Xiaokai YANG (1948 - 2004)
Personal Chair in Economics (2000 - 2004)
Professor Xiaokai Yang, who held a personal chair in Monash's Department of Economics, passed away on 7 July 2004, aged 55.
Professor Yang's life and career were extraordinary. Born in China, he was a teenager when the cultural revolution broke out in 1966. While still in high school, he published a political tract challenging Chairman Mao's communist regime. As a result, he was arrested and imprisoned for 10 years.
After his release, he published two influential monographs on economics and studied for his PhD at Princeton University in the US, receiving his PhD in 1988. He subsequently accepted a postdoctorate fellowship at Yale University.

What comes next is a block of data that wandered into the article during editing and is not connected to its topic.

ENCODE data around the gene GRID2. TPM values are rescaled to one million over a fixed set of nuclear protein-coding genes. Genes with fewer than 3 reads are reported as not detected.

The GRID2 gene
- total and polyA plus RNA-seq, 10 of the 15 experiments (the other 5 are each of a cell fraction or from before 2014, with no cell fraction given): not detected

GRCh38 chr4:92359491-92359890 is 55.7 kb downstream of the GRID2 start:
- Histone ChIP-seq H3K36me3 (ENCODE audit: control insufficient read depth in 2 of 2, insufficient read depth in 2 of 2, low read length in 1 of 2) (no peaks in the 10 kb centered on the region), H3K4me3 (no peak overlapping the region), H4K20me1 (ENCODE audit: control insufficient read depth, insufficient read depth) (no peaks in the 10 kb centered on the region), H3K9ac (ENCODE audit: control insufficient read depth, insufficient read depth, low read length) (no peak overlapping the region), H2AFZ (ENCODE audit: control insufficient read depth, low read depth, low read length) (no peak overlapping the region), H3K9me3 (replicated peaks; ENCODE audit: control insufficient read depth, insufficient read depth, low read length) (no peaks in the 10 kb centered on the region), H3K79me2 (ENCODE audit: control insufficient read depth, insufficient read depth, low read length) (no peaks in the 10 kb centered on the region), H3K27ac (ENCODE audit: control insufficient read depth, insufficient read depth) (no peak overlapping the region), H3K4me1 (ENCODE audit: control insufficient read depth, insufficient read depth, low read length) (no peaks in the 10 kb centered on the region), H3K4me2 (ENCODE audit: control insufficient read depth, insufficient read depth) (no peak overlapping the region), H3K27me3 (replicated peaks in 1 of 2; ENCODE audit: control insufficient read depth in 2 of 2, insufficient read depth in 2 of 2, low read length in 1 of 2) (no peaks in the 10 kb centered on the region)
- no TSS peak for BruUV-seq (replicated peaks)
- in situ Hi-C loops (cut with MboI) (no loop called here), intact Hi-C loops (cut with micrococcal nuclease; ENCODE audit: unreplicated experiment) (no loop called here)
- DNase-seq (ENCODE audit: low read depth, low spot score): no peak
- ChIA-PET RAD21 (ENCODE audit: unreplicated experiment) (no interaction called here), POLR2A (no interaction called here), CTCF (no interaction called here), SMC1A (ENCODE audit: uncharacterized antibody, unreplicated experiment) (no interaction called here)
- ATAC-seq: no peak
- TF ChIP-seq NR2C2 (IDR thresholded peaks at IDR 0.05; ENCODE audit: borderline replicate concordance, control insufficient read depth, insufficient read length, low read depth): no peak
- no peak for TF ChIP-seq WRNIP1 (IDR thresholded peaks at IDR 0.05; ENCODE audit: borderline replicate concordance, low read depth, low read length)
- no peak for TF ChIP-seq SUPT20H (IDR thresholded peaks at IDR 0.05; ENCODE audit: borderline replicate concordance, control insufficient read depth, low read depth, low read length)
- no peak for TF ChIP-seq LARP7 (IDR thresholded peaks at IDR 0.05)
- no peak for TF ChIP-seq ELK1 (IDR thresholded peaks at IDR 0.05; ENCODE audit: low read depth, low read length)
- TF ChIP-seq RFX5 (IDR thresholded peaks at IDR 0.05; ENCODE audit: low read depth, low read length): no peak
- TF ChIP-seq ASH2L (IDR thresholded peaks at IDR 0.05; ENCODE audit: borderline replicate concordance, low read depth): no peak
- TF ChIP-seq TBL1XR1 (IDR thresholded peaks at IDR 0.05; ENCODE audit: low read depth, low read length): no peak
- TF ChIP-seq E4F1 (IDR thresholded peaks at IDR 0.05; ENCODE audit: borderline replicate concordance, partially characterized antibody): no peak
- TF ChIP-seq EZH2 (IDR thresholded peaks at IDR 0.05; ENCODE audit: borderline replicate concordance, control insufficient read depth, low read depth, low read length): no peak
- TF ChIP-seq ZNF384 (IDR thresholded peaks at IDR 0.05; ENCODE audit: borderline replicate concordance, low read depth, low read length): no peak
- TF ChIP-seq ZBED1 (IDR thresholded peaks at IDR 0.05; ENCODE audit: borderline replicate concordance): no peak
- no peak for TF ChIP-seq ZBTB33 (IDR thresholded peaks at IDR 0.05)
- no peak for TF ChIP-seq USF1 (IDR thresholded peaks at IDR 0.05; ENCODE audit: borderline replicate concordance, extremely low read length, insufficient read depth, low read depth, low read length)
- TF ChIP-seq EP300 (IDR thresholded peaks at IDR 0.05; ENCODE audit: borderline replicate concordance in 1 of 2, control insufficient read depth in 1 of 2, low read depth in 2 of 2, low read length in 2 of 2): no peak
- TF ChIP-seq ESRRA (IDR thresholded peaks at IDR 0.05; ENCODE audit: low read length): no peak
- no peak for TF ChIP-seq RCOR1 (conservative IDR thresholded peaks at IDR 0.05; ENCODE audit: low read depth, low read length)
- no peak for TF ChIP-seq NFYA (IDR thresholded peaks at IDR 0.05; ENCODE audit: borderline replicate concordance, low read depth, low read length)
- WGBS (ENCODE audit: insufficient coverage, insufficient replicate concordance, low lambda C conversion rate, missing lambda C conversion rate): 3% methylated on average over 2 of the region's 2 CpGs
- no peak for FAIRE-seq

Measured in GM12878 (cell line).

Professor Yang came to Monash as a lecturer in 1988 and was promoted to senior lecturer in 1989 and reader in 1993. He was awarded a personal chair in 2000.
He was elected a fellow of Australia's Academy of the Social Sciences in 1993.
Professor Yang was internationally recognised as a leading theorist in the field of economic analysis. His work was highly regarded by fellow economists and drew considerable attention and international repute to Monash.
In a 2002 visit to Monash, Professor James Buchanan, 1986 Economic Science Nobel Prize winner, stated: "In my view, the most important and exciting research in economics in the world is done at Monash, and it is done by Xiaokai Yang."
Monash colleague and Logan research fellow Dr Guang-Zhen Sun said Professor Yang would be missed by his family, students, colleagues and many friends as "a great teacher, an original thinker and a superb human being".
Professor Yang is survived by his wife, Jean (Xiaojuan), and his children Xiaoxi, James and Edward.
Published in Monash Memo, 21 July 2004.